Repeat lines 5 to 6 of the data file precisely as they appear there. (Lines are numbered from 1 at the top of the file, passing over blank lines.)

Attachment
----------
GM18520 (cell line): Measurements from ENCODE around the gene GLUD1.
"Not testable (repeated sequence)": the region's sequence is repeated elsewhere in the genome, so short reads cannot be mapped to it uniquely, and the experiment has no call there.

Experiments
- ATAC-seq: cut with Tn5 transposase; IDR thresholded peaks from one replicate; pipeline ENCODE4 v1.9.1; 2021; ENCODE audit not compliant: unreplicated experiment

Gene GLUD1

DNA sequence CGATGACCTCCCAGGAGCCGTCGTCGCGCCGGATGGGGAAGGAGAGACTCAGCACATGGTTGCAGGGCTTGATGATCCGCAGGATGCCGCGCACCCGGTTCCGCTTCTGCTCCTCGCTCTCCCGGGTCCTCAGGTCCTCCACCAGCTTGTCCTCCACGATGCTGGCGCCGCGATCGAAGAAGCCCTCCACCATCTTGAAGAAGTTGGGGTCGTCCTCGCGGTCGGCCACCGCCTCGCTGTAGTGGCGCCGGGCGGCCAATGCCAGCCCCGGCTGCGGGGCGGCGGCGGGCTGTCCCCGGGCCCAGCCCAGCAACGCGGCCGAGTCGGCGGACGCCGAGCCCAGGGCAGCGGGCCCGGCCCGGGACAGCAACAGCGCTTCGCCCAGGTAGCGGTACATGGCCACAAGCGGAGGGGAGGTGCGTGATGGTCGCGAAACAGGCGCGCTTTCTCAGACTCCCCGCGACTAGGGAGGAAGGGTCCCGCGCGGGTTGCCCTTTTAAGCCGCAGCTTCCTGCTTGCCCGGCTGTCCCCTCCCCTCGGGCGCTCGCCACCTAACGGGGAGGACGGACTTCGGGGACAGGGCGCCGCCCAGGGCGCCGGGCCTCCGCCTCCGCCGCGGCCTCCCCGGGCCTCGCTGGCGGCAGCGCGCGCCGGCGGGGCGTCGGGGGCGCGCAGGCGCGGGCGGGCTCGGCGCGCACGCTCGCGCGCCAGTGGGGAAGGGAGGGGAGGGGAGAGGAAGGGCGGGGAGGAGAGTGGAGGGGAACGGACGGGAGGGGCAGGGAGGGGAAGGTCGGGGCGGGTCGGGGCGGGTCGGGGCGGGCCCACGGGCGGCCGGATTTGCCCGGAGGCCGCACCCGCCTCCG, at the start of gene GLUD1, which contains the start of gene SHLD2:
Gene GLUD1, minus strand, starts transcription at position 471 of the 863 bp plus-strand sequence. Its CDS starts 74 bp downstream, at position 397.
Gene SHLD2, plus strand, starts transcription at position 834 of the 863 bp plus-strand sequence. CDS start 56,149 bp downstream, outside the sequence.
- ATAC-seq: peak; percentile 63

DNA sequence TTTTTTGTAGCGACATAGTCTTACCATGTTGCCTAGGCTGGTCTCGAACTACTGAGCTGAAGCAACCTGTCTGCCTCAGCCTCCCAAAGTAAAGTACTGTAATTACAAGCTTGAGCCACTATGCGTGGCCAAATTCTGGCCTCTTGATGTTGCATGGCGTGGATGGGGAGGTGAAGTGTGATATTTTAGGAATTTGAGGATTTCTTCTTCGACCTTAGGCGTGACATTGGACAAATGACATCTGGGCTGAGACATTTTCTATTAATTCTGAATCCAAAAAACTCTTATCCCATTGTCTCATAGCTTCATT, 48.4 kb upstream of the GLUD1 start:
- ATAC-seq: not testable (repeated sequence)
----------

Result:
Gene GLUD1

DNA sequence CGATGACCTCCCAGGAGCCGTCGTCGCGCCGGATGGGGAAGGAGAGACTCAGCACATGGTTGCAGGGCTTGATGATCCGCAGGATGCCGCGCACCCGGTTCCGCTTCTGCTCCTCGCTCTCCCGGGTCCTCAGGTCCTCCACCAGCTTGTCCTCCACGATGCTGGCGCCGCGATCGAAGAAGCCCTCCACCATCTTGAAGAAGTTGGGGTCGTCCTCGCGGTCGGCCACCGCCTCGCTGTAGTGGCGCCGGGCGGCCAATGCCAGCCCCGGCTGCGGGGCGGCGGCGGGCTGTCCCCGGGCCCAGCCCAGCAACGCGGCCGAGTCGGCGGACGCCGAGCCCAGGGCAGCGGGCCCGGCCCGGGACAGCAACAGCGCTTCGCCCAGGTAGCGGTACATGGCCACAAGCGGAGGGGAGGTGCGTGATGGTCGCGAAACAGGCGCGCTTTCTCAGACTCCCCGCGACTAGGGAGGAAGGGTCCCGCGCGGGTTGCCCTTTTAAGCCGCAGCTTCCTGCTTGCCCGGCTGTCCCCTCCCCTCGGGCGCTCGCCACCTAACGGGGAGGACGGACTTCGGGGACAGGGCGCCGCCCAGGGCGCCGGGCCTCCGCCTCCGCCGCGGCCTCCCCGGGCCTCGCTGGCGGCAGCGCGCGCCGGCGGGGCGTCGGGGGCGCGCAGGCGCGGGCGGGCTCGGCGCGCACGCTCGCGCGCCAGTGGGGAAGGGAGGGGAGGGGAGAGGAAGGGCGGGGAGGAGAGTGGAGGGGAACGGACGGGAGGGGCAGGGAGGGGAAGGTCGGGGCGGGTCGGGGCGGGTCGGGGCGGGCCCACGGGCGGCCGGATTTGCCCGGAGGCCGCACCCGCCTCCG, at the start of gene GLUD1, which contains the start of gene SHLD2: